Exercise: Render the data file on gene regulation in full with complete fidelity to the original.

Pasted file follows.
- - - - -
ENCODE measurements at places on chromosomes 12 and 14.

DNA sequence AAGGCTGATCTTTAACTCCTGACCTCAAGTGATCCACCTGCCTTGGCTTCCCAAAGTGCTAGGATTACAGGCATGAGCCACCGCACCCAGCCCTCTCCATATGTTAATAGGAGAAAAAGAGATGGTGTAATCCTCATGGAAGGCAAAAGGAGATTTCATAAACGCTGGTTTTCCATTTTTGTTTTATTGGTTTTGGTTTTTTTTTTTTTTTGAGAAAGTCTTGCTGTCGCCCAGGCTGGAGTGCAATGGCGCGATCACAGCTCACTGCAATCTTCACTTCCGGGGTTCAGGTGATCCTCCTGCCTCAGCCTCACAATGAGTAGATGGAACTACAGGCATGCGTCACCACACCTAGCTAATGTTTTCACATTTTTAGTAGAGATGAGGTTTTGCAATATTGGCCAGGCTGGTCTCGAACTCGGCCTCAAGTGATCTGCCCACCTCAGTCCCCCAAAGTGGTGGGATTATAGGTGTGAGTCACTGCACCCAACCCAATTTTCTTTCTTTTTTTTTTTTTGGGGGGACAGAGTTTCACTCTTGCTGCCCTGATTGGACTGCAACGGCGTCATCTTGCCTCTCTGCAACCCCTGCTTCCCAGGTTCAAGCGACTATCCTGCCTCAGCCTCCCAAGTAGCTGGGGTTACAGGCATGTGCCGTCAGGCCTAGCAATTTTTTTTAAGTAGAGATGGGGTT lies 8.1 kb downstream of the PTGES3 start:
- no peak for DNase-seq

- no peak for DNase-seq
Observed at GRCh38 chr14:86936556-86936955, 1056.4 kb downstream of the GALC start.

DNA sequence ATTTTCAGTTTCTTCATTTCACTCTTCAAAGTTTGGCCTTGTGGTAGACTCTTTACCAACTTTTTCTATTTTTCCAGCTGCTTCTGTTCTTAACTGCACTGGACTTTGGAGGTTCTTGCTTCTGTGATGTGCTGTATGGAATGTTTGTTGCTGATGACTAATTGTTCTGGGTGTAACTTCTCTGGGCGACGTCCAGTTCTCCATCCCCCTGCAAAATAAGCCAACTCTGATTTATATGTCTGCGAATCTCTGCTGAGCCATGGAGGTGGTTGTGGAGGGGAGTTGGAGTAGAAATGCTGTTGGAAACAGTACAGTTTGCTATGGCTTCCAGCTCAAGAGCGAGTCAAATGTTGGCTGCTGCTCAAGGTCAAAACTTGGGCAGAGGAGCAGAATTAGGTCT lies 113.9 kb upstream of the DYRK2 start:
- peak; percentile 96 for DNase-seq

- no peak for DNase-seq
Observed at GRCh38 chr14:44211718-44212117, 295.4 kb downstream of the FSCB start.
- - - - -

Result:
ENCODE measurements at places on chromosomes 12 and 14.

DNA sequence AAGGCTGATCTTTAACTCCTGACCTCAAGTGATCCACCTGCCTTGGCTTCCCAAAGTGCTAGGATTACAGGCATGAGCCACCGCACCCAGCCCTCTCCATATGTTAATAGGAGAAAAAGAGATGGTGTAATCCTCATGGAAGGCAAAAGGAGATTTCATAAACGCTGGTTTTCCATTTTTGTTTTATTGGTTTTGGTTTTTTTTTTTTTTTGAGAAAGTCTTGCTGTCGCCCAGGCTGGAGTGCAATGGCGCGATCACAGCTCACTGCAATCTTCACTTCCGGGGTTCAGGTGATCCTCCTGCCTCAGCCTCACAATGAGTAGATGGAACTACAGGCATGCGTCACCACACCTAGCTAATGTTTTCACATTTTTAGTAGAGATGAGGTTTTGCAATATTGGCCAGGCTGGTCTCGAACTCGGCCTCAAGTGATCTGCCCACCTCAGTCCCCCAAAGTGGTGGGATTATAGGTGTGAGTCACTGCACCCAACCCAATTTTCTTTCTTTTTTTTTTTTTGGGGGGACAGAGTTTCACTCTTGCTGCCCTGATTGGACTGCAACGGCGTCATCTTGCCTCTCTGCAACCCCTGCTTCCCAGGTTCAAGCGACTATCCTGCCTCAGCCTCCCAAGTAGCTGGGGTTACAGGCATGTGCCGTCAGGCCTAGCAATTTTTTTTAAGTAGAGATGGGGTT lies 8.1 kb downstream of the PTGES3 start:
- no peak for DNase-seq

- no peak for DNase-seq
Observed at GRCh38 chr14:86936556-86936955, 1056.4 kb downstream of the GALC start.

DNA sequence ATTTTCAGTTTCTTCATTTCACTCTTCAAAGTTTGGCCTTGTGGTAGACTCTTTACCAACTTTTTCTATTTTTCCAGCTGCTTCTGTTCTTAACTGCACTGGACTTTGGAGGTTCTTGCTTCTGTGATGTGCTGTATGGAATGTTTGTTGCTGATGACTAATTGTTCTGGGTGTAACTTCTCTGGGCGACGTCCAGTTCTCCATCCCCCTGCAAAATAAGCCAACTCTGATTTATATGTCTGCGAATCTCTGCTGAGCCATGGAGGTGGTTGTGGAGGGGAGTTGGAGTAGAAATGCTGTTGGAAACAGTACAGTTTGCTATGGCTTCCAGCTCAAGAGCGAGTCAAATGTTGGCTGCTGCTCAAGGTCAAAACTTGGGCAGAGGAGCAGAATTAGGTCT lies 113.9 kb upstream of the DYRK2 start:
- peak; percentile 96 for DNase-seq

- no peak for DNase-seq
Observed at GRCh38 chr14:44211718-44212117, 295.4 kb downstream of the FSCB start.